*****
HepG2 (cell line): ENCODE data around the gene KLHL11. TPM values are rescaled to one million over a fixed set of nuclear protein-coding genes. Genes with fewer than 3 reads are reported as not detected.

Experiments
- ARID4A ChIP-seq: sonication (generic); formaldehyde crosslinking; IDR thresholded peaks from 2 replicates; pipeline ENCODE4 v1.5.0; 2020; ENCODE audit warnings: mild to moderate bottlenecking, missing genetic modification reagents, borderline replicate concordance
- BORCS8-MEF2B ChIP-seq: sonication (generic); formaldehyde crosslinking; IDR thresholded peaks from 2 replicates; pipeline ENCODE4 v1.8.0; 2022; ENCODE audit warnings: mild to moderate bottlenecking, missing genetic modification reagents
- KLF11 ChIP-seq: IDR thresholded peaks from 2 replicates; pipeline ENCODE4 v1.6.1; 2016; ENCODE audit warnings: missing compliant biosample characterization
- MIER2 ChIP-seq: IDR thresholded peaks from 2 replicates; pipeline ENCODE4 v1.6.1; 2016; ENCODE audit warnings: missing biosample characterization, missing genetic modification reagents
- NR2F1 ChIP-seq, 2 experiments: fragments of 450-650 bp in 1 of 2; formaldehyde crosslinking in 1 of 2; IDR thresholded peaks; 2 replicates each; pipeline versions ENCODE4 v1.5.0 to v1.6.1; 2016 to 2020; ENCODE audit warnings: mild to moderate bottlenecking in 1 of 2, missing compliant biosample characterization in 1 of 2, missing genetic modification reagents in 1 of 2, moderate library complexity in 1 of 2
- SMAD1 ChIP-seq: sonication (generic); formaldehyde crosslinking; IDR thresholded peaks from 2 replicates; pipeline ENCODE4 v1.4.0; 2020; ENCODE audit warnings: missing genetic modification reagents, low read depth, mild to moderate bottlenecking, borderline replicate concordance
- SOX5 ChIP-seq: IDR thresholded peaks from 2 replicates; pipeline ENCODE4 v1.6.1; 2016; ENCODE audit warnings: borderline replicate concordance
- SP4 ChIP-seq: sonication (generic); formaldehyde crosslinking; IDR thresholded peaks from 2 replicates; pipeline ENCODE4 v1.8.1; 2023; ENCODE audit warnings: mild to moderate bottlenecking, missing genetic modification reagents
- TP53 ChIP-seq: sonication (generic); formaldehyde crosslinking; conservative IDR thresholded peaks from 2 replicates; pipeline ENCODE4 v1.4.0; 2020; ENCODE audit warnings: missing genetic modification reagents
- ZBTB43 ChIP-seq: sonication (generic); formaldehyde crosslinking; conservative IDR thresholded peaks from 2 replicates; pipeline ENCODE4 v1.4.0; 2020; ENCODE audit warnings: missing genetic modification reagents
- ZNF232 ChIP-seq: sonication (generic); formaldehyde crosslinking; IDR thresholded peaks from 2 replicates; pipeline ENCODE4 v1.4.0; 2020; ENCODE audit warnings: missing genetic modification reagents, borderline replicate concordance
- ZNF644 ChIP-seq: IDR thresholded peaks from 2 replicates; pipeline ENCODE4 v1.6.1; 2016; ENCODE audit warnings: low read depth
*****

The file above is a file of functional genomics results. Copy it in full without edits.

HepG2 (cell line): ENCODE data around the gene KLHL11. TPM values are rescaled to one million over a fixed set of nuclear protein-coding genes. Genes with fewer than 3 reads are reported as not detected.

Experiments
- ARID4A ChIP-seq: sonication (generic); formaldehyde crosslinking; IDR thresholded peaks from 2 replicates; pipeline ENCODE4 v1.5.0; 2020; ENCODE audit warnings: mild to moderate bottlenecking, missing genetic modification reagents, borderline replicate concordance
- BORCS8-MEF2B ChIP-seq: sonication (generic); formaldehyde crosslinking; IDR thresholded peaks from 2 replicates; pipeline ENCODE4 v1.8.0; 2022; ENCODE audit warnings: mild to moderate bottlenecking, missing genetic modification reagents
- KLF11 ChIP-seq: IDR thresholded peaks from 2 replicates; pipeline ENCODE4 v1.6.1; 2016; ENCODE audit warnings: missing compliant biosample characterization
- MIER2 ChIP-seq: IDR thresholded peaks from 2 replicates; pipeline ENCODE4 v1.6.1; 2016; ENCODE audit warnings: missing biosample characterization, missing genetic modification reagents
- NR2F1 ChIP-seq, 2 experiments: fragments of 450-650 bp in 1 of 2; formaldehyde crosslinking in 1 of 2; IDR thresholded peaks; 2 replicates each; pipeline versions ENCODE4 v1.5.0 to v1.6.1; 2016 to 2020; ENCODE audit warnings: mild to moderate bottlenecking in 1 of 2, missing compliant biosample characterization in 1 of 2, missing genetic modification reagents in 1 of 2, moderate library complexity in 1 of 2
- SMAD1 ChIP-seq: sonication (generic); formaldehyde crosslinking; IDR thresholded peaks from 2 replicates; pipeline ENCODE4 v1.4.0; 2020; ENCODE audit warnings: missing genetic modification reagents, low read depth, mild to moderate bottlenecking, borderline replicate concordance
- SOX5 ChIP-seq: IDR thresholded peaks from 2 replicates; pipeline ENCODE4 v1.6.1; 2016; ENCODE audit warnings: borderline replicate concordance
- SP4 ChIP-seq: sonication (generic); formaldehyde crosslinking; IDR thresholded peaks from 2 replicates; pipeline ENCODE4 v1.8.1; 2023; ENCODE audit warnings: mild to moderate bottlenecking, missing genetic modification reagents
- TP53 ChIP-seq: sonication (generic); formaldehyde crosslinking; conservative IDR thresholded peaks from 2 replicates; pipeline ENCODE4 v1.4.0; 2020; ENCODE audit warnings: missing genetic modification reagents
- ZBTB43 ChIP-seq: sonication (generic); formaldehyde crosslinking; conservative IDR thresholded peaks from 2 replicates; pipeline ENCODE4 v1.4.0; 2020; ENCODE audit warnings: missing genetic modification reagents
- ZNF232 ChIP-seq: sonication (generic); formaldehyde crosslinking; IDR thresholded peaks from 2 replicates; pipeline ENCODE4 v1.4.0; 2020; ENCODE audit warnings: missing genetic modification reagents, borderline replicate concordance
- ZNF644 ChIP-seq: IDR thresholded peaks from 2 replicates; pipeline ENCODE4 v1.6.1; 2016; ENCODE audit warnings: low read depth